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uk.tech.digital-tv (Digital TV - General) (uk.tech.digital-tv) Discussion of all matters technical in origin related to the reception of digital television transmissions, be they via satellite, terrestrial or cable. Advertising is forbidden, with no exceptions.

Local low-power transmitters



 
 
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  #11  
Old December 23rd 16, 09:44 AM posted to uk.tech.digital-tv
Paul Ratcliffe
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Posts: 2,410
Default Local low-power transmitters

On 23 Dec 2016 01:06:39 GMT, Steve Thackery wrote:

You can't receive what it don't transmit...


I don't know much about this stuff, but maybe the idea is that
the other muxes could be picked up off another transmitter,


If they could do that, why would they bother building the other
one?

Or maybe they could forego HD and shove all the SD channels into the
three muxes. Or some other arrangement I haven't thought of.


They forgo most of the crap channels and only get the main HDs.
Seems reasonable.

When can we expect you to mature into an adult, Paul?


Pathetic abuse when you've lost the argument. Perhaps you just didn't
like the exposure of your lack of basic common senes.

It can't come soon enough for my liking.


I really don't care what you like.
  #12  
Old December 23rd 16, 10:06 AM posted to uk.tech.digital-tv
charles[_2_]
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Posts: 498
Default Local low-power transmitters

In article ,
Paul Ratcliffe wrote:
On 23 Dec 2016 01:06:39 GMT, Steve Thackery wrote:


You can't receive what it don't transmit...


I don't know much about this stuff, but maybe the idea is that
the other muxes could be picked up off another transmitter,


If they could do that, why would they bother building the other
one?


When the original requirement for the relay was analogue ghosting on the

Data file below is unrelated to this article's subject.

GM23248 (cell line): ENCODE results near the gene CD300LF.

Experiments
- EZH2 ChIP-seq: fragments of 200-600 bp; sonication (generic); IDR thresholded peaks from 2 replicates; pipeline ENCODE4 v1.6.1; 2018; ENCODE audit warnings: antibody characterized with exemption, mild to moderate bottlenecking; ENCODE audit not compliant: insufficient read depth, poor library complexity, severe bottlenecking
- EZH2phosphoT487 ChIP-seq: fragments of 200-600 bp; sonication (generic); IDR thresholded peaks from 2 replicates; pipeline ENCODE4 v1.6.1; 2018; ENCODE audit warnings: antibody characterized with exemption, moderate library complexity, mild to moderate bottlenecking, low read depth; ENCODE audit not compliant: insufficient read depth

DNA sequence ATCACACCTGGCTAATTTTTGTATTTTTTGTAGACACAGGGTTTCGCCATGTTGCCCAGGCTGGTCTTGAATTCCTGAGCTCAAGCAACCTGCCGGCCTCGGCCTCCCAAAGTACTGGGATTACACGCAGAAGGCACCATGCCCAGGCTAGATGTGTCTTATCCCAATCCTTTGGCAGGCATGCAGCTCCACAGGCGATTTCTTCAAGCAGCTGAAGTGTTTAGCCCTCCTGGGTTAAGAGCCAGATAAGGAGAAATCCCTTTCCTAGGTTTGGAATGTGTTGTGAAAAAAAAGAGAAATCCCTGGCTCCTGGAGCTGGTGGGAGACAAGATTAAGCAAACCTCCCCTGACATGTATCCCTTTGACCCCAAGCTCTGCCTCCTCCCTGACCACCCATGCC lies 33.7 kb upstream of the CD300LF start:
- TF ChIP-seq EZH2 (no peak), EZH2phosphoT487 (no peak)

main station, then a useable digital signal might be possible from the
relay. No attempt was made to re-assess the need for the relay after DSO.

--
from KT24 in Surrey, England
  #13  
Old December 23rd 16, 10:19 AM posted to uk.tech.digital-tv
Steve Thackery[_4_]
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Posts: 17
Default Local low-power transmitters

Paul Ratcliffe wrote:

Pathetic abuse when you've lost the argument. Perhaps you just
didn't like the exposure of your lack of basic common senes.


Argument? I didn't realise we were having one.

I just found it strange that these low power transmitters only
transmit half the muxes (don't the viewers complain?), hence
wondering if I was missing something.

If they could do that, why would they bother building the other
one?


Power levels? I wondered if some muxes are transmitted with more
power than others, hence building a local repeater only for the low
power ones. I don't lack common sense, just knowledge.

I really don't care what you like.


Awwww..... poor baby!

--
Steve Thackery, Nottingham, UK
  #14  
Old December 23rd 16, 10:24 AM posted to uk.tech.digital-tv
Steve Thackery[_4_]
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Posts: 17
Default Local low-power transmitters

Woody wrote:

Small relay sites only transmit what are now known as PSB1-3, or
what used to be BBCA, D3/4, amd BBCB. They have become known in the
trade as 'Freeview Lite.'


snipped lots of good information

Thanks, Woody, that's really interesting. As others have made clear,
Freeview Lite covers all the "main" channels, so I guess the
shortfall for most viewers is less that one might think.

Cheers, Woody.

--
Steve Thackery, Nottingham, UK
  #15  
Old December 23rd 16, 10:45 AM posted to uk.tech.digital-tv
charles[_2_]
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Posts: 498
Default Local low-power transmitters

In article ,
Steve Thackery wrote:
Paul Ratcliffe wrote:


Pathetic abuse when you've lost the argument. Perhaps you just
didn't like the exposure of your lack of basic common senes.


Argument? I didn't realise we were having one.


I just found it strange that these low power transmitters only
transmit half the muxes (don't the viewers complain?), hence
wondering if I was missing something.


Commercial reality.

If they could do that, why would they bother building the other
one?


Power levels? I wondered if some muxes are transmitted with more
power than others, hence building a local repeater only for the low
power ones. I don't lack common sense, just knowledge.


I really don't care what you like.


Awwww..... poor baby!


--
from KT24 in Surrey, England
  #16  
Old December 23rd 16, 10:49 AM posted to uk.tech.digital-tv
Steve Thackery[_4_]
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Posts: 17
Default Local low-power transmitters

charles wrote:

Commercial reality.


Yes, so it would seem.

--
Steve Thackery, Nottingham, UK
  #17  
Old December 23rd 16, 11:02 AM posted to uk.tech.digital-tv
Peter Crosland
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Posts: 511